Pain and/or swelling may be a primary indication of corrosion-related issues. Source: 123rf.com

When pain presents itself during resisted flexion of the hip (iliopsoas sign) or a sterile iliopsoas abscess is discovered, corrosion should be suspected.[12,13] The common physical exam manifestations of ALTR include pain with straight leg raise, abductor weakness, and limp during ambulation.[14]

 

Is it an infection?

In a 2015 paper Whitehouse et al[7] highlighted 17 cases where corrosion was misdiagnosed as periprosthetic infection despite multiple negative pre-and-intra-operative samples for unknown organisms. Serum indicators pointed to a diagnosis of infection (elevated erythrocyte sedimentation rate, C-reactive protein, stromal polymorphonuclear cell counts). Corrosion was identified in all cases during revision for the complication of pseudotumors—all patients had been experiencing pain and were recipients of metal-on-highly cross-linked polyethylene (MoP) joints.

Serum metal levels may be elevated

Once fixation issues and infection have been ruled out for patients with new onset pain, the next diagnostic step that may offer assistance is determining serum cobalt (Co) and chromium (Cr) levels.[1,16] Its been reported that even in well-functioning metal-on-polyethylene hips, serum metal levels are elevated for up to ten years post-operatively, which is attributed to metal release from the modular femoral junction.[17] At present, the costs of toxicity surveillance and revision for every person who has received a modular hip replacement would place an unrealistic burden on health care systems.[18]

Different thresholds for serum metal levels may depend on the type of implant. Using 1 ppb as the minimum serum Co requirement to diagnose corrosion has been advised for patients with metal-on-polyethylene devices; for those with a MoM THA, higher acceptable Co levels should be expected because of surface wear, but a minimum requirement is, at present, unspecified.[1] Over 3 times higher Co levels from baseline were noted in patients with hybrid and Co/Cr hips through 120-months of follow-up.[17]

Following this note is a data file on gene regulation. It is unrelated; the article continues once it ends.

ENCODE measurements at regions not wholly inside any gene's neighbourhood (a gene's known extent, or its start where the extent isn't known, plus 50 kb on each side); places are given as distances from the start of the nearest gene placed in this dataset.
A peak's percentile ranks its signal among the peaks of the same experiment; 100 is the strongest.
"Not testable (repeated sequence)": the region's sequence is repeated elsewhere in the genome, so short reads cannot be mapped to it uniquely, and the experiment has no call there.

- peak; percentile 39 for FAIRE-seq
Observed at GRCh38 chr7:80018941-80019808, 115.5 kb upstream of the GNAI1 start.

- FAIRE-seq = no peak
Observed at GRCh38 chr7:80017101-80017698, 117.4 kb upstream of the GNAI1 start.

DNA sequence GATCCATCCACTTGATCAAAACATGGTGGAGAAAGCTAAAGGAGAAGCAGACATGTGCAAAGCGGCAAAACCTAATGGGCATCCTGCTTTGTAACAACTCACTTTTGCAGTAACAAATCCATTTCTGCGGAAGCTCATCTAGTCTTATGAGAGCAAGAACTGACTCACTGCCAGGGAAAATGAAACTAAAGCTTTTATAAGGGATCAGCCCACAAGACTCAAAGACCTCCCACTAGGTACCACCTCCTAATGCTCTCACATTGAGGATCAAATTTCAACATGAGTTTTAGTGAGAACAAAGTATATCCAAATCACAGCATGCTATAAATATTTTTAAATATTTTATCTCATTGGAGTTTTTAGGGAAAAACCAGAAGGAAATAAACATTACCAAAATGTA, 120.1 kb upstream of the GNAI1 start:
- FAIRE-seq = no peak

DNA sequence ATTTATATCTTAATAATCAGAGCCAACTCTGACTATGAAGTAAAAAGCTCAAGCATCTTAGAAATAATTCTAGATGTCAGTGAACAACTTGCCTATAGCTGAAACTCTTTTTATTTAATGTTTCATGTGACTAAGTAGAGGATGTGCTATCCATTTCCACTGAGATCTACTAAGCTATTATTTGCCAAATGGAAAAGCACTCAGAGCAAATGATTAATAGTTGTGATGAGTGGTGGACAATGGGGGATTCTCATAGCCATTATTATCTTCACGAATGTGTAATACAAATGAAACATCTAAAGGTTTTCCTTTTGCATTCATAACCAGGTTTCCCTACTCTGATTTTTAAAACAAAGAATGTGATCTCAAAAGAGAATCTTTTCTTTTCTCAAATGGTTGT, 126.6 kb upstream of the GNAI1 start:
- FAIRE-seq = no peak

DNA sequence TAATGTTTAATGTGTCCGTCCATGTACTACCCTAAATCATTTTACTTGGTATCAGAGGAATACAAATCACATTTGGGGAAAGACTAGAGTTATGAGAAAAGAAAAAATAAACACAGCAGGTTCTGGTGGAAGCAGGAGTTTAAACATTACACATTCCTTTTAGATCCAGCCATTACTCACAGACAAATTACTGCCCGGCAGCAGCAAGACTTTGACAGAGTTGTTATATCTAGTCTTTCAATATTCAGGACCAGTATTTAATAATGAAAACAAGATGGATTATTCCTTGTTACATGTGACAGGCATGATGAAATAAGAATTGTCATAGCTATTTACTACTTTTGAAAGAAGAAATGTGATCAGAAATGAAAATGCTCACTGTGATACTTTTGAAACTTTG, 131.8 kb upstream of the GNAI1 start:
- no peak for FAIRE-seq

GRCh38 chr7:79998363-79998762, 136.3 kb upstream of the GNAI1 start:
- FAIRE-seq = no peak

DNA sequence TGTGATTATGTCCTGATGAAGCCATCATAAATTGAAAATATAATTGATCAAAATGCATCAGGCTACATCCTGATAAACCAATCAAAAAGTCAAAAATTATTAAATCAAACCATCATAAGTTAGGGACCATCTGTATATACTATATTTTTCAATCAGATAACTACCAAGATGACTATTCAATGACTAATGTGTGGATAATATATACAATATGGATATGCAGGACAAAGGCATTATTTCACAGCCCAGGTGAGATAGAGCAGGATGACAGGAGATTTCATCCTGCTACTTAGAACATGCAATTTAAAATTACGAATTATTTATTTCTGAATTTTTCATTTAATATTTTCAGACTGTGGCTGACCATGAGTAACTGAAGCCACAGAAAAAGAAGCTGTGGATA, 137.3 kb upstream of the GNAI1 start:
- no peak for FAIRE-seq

In a risk stratification algorithm for MoM THA patient management published by Kwon,[19] [See Part III of this article series] the highest-risk category suggesting revision is indicated for patients with high cobalt level (>5 ppb) and high cobalt/chromium ratio (>5). Some have found cobalt levels in ratio to chromium to not be indicative of corrosion or ALTR for MoM THA,[20] others have.[4] Regardless, repeated recommendations for patients with indications of corrosion is to test Co levels regularly to be able to track serum metal level changes.

Evidence of adverse local tissue reaction?

While there is not a single biomarker to indicate adverse local tissue reaction (ALTR) due to corrosion, Whitehouse and colleagues[7] have asserted that “solid, cystic and mixed soft-tissue lesions” may be noted on imaging. Some researchers have defined ALTR in corrosion cases as metallosis, characterized by aseptic fibrosis, local necrosis, and grey tissue discoloration around the joint. The discoloration of joint fluid, as viewed upon aspiration, is a good visual indication of this.[21]

To further cloud the diagnostic tool kit, Bisseling and co-authors[22] did not find a relationship between “clinical scoring, metal ion levels and periprosthetic lesions” in their study group of resurfaced and MoM hip patients. In fact, they assert that current MARS-MRI classification systems score conventional soft-tissue collection or effusions as pseudotumors, leading to an overestimation of occurrence.